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Summarize this content to 100 words It’s getting on for four years since Ariana Grande released the loved-up Positions, a soft-focus celebration of her future husband, Dalton Gomez. On this loosely conceptual follow-up she unpicks that relationship’s speedy demise, while also contending with new love and the tabloid fallout from it. Lead single Yes, And? neatly sums up Grande’s attitude towards rumours and parasocial probing: “Your business is yours and mine is mine/ Why do you care so much whose dick I ride?”The line is delivered with such restraint that its impact goes unnoticed at first. It’s a technique that Grande, who possesses a voice that could strip wallpaper, uses throughout, be it alluding to cheating on the fluttering title track, or asking for clemency on the excellent, Robyn-esque We Can’t Be Friends (Wait for Your Love). The latter’s juddering synths and perkier BPM are an outlier on an album that favours midtempo R&B, offering up space for Grande to experiment with sumptuous vocal layering (The Boy Is Mine) and melodies as sharp as cut glass (Supernatural). Refined and subtle, but with the right amount of bite (see the darkly hued True Story), Eternal Sunshine feels like a clearing of the emotional decks.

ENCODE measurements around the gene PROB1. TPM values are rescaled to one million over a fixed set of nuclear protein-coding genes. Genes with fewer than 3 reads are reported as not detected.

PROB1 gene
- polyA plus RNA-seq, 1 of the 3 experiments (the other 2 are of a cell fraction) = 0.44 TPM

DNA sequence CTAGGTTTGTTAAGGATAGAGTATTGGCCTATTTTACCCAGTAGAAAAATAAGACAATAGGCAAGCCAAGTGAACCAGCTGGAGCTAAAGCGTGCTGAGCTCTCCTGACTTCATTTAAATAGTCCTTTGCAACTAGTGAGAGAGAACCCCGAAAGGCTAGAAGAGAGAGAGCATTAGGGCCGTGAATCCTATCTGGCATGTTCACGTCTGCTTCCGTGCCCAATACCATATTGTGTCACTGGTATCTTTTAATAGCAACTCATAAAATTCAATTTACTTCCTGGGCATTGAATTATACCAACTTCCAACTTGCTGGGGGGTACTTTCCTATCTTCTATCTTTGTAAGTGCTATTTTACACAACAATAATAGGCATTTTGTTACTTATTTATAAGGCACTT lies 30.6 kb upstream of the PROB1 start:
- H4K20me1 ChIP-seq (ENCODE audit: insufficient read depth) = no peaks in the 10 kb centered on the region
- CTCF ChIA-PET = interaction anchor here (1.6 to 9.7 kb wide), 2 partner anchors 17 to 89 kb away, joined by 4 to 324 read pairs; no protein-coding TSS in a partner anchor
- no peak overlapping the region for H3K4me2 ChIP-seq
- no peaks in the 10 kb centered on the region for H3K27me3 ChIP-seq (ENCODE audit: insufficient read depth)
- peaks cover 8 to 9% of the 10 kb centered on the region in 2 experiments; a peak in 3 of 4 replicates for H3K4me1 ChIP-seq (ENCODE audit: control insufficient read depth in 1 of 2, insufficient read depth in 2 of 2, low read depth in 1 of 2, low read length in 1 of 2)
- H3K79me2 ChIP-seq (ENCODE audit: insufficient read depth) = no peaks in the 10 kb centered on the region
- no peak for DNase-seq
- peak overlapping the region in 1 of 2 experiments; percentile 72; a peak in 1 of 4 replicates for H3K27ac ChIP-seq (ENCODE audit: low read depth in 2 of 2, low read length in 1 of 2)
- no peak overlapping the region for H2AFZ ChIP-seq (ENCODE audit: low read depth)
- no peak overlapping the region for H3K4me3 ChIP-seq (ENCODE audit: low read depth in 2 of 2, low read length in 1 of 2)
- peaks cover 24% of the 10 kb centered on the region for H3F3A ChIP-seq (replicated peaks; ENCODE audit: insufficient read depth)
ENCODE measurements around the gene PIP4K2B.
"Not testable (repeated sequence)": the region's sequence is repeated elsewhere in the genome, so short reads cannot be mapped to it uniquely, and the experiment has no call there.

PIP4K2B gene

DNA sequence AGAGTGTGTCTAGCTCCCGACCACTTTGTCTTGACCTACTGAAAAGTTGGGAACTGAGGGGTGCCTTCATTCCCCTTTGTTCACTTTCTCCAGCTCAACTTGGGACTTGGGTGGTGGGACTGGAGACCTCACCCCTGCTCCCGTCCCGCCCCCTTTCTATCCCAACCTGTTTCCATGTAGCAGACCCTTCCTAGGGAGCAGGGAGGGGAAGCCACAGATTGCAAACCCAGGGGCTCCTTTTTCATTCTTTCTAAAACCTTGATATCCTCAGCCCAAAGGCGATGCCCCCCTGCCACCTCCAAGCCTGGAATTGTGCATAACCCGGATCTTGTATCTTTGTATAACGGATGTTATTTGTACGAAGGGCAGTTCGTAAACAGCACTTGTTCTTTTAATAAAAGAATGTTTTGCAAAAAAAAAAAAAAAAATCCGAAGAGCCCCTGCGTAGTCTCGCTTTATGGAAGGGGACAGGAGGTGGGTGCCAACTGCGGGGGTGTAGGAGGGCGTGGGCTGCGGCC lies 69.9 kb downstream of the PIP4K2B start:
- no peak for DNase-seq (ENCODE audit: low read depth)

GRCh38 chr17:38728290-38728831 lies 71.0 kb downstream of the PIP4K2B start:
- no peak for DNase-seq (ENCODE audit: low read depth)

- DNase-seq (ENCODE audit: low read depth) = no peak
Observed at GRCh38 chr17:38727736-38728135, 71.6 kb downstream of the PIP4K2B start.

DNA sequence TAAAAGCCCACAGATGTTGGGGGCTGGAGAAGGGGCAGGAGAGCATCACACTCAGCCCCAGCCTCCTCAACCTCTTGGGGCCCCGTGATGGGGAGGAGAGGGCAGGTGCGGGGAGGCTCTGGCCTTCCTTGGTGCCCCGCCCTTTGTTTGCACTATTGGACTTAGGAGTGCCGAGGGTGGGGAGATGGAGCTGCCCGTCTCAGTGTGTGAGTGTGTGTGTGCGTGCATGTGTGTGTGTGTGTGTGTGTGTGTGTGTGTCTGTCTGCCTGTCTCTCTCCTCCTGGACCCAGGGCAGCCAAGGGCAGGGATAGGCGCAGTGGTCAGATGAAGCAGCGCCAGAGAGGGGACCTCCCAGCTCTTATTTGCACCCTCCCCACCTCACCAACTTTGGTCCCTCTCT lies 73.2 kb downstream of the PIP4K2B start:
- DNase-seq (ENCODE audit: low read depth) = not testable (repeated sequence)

#Ariana #Grande #Eternal #Sunshine #review #clearing #emotional #decks

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